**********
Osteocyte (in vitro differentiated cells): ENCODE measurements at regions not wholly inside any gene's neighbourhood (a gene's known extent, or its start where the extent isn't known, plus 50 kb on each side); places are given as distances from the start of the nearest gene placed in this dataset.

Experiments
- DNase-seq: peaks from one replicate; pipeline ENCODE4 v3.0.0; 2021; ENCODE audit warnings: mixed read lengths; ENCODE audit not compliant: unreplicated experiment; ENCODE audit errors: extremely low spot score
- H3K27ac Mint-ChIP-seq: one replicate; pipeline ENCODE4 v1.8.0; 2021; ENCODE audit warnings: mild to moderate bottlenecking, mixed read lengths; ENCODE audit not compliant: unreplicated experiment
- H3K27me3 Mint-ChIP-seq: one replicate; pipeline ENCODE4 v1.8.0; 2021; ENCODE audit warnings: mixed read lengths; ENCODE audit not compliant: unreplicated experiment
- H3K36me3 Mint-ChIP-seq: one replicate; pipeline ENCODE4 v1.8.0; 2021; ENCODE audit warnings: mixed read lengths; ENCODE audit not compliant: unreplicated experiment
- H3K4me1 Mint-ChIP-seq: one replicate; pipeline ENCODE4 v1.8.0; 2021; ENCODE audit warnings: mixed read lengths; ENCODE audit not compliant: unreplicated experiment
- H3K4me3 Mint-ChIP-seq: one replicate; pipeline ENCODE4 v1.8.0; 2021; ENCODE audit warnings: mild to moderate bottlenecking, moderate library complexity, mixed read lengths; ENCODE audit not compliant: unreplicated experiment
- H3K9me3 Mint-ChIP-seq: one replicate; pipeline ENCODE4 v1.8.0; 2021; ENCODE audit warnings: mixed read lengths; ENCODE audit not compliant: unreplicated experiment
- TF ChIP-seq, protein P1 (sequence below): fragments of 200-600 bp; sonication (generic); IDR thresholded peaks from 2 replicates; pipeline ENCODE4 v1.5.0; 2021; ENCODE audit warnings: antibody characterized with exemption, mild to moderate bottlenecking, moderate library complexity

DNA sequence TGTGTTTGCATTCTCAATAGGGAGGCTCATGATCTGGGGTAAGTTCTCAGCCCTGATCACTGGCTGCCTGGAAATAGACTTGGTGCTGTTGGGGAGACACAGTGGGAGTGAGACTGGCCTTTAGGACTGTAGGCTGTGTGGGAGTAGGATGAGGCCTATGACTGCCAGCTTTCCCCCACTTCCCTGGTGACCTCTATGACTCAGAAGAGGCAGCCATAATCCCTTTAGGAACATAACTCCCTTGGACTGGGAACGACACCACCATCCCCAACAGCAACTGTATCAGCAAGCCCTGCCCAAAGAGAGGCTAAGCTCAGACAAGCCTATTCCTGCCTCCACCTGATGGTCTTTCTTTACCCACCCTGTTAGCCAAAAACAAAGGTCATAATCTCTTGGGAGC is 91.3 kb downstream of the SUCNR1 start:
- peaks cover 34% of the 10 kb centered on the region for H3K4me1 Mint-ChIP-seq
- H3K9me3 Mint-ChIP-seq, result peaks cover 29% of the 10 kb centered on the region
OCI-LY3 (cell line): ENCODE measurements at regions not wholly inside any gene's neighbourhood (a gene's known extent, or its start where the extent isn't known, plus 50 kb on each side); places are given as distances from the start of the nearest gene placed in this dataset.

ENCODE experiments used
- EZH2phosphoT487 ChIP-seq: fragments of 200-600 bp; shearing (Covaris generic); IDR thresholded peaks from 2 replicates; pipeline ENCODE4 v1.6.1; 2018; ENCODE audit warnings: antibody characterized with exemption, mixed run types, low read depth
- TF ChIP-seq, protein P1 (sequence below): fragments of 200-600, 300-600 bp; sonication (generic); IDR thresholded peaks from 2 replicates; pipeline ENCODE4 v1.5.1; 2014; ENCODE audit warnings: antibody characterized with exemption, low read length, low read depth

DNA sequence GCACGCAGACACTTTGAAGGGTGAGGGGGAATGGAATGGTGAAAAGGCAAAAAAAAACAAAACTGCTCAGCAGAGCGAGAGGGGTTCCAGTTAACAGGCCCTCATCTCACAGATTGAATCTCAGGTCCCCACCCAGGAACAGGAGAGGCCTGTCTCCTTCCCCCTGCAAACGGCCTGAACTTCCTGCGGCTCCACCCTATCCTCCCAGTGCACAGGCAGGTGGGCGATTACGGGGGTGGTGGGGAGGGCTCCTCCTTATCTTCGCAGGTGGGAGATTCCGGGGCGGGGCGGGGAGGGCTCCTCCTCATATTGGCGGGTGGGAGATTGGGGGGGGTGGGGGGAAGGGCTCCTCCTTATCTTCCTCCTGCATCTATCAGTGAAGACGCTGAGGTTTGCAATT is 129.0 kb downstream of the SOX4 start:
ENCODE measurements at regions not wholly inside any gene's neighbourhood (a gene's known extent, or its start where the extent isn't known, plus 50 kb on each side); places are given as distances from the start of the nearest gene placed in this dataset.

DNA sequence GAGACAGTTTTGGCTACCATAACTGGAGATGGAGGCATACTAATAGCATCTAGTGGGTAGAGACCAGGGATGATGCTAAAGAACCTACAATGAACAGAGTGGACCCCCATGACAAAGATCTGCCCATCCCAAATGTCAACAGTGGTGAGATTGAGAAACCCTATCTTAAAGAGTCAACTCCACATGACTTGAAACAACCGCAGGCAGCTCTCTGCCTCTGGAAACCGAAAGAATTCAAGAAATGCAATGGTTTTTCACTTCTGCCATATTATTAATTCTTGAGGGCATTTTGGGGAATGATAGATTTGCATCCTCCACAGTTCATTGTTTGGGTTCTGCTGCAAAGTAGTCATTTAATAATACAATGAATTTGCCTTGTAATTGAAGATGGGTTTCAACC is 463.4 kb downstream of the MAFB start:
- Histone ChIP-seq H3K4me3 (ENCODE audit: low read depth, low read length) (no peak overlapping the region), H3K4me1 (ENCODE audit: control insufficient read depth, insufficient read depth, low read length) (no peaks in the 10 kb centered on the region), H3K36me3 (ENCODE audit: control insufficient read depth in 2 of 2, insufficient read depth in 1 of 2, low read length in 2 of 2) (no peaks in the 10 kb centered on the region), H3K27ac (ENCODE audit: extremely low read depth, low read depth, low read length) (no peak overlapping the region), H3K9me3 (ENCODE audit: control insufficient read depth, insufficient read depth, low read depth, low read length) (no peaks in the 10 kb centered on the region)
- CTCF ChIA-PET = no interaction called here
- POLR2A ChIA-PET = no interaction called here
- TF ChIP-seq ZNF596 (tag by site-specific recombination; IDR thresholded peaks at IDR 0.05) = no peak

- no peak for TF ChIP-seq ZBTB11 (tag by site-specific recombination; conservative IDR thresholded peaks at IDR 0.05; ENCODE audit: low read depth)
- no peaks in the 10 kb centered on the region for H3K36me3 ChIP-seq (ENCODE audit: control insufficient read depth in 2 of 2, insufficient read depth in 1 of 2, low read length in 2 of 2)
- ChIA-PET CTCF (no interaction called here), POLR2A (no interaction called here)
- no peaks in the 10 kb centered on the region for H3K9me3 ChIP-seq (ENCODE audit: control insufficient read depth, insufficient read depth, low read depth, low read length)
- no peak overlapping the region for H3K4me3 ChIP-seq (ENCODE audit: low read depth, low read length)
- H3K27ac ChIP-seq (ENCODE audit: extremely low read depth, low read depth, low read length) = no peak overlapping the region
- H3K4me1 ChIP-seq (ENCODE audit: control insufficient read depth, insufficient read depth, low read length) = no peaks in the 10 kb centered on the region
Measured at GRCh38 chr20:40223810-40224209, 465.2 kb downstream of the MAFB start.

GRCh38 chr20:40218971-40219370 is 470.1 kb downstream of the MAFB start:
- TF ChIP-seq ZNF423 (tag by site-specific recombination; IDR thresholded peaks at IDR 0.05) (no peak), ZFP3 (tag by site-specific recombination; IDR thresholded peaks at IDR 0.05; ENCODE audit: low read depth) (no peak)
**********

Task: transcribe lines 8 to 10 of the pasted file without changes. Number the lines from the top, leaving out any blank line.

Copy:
- H3K4me3 Mint-ChIP-seq: one replicate; pipeline ENCODE4 v1.8.0; 2021; ENCODE audit warnings: mild to moderate bottlenecking, moderate library complexity, mixed read lengths; ENCODE audit not compliant: unreplicated experiment
- H3K9me3 Mint-ChIP-seq: one replicate; pipeline ENCODE4 v1.8.0; 2021; ENCODE audit warnings: mixed read lengths; ENCODE audit not compliant: unreplicated experiment
- TF ChIP-seq, protein P1 (sequence below): fragments of 200-600 bp; sonication (generic); IDR thresholded peaks from 2 replicates; pipeline ENCODE4 v1.5.0; 2021; ENCODE audit warnings: antibody characterized with exemption, mild to moderate bottlenecking, moderate library complexity